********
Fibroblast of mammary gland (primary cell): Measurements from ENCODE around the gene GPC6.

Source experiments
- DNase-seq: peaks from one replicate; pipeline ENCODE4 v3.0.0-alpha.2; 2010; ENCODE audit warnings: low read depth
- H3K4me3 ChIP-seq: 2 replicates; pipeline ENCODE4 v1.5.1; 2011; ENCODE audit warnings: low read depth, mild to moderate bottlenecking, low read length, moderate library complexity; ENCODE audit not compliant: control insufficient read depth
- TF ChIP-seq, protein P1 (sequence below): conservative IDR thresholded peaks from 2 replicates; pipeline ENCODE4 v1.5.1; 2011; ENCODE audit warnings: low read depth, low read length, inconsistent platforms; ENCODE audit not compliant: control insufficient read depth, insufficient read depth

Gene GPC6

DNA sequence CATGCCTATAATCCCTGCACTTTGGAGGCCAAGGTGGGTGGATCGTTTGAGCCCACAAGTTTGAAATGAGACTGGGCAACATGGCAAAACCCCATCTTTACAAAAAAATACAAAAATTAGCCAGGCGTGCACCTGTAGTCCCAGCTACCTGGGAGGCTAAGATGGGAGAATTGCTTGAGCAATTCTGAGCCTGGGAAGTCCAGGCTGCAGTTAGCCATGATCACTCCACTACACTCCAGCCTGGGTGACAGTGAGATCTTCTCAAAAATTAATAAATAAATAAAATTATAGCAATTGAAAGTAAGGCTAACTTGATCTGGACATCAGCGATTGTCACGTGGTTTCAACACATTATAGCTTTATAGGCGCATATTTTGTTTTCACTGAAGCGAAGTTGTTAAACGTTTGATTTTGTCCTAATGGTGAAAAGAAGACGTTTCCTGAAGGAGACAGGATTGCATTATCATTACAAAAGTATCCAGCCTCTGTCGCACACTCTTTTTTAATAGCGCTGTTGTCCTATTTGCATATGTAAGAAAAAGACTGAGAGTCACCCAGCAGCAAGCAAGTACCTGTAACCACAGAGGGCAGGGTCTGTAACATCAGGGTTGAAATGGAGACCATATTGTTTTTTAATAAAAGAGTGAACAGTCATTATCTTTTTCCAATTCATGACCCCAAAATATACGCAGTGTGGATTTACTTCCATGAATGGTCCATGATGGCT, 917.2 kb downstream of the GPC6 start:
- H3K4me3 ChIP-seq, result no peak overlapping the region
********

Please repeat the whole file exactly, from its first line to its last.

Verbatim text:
Fibroblast of mammary gland (primary cell): Measurements from ENCODE around the gene GPC6.

Source experiments
- DNase-seq: peaks from one replicate; pipeline ENCODE4 v3.0.0-alpha.2; 2010; ENCODE audit warnings: low read depth
- H3K4me3 ChIP-seq: 2 replicates; pipeline ENCODE4 v1.5.1; 2011; ENCODE audit warnings: low read depth, mild to moderate bottlenecking, low read length, moderate library complexity; ENCODE audit not compliant: control insufficient read depth
- TF ChIP-seq, protein P1 (sequence below): conservative IDR thresholded peaks from 2 replicates; pipeline ENCODE4 v1.5.1; 2011; ENCODE audit warnings: low read depth, low read length, inconsistent platforms; ENCODE audit not compliant: control insufficient read depth, insufficient read depth

Gene GPC6

DNA sequence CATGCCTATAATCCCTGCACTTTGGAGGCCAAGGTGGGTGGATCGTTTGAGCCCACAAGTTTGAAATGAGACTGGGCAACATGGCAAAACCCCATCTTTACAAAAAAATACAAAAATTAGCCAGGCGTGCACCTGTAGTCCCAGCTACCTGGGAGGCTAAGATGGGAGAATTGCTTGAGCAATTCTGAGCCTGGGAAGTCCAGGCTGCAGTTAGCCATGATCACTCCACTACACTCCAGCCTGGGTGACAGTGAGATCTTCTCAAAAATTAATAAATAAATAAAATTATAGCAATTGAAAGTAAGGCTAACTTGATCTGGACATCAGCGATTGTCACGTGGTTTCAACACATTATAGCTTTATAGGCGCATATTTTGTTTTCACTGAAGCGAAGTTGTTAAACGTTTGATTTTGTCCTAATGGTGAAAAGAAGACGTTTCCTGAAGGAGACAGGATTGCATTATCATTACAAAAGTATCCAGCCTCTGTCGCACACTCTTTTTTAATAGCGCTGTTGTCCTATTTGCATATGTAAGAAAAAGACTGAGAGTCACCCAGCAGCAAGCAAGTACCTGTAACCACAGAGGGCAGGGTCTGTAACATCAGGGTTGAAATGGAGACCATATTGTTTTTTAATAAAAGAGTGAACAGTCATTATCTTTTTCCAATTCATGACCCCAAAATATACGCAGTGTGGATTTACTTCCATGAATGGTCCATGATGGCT, 917.2 kb downstream of the GPC6 start:
- H3K4me3 ChIP-seq, result no peak overlapping the region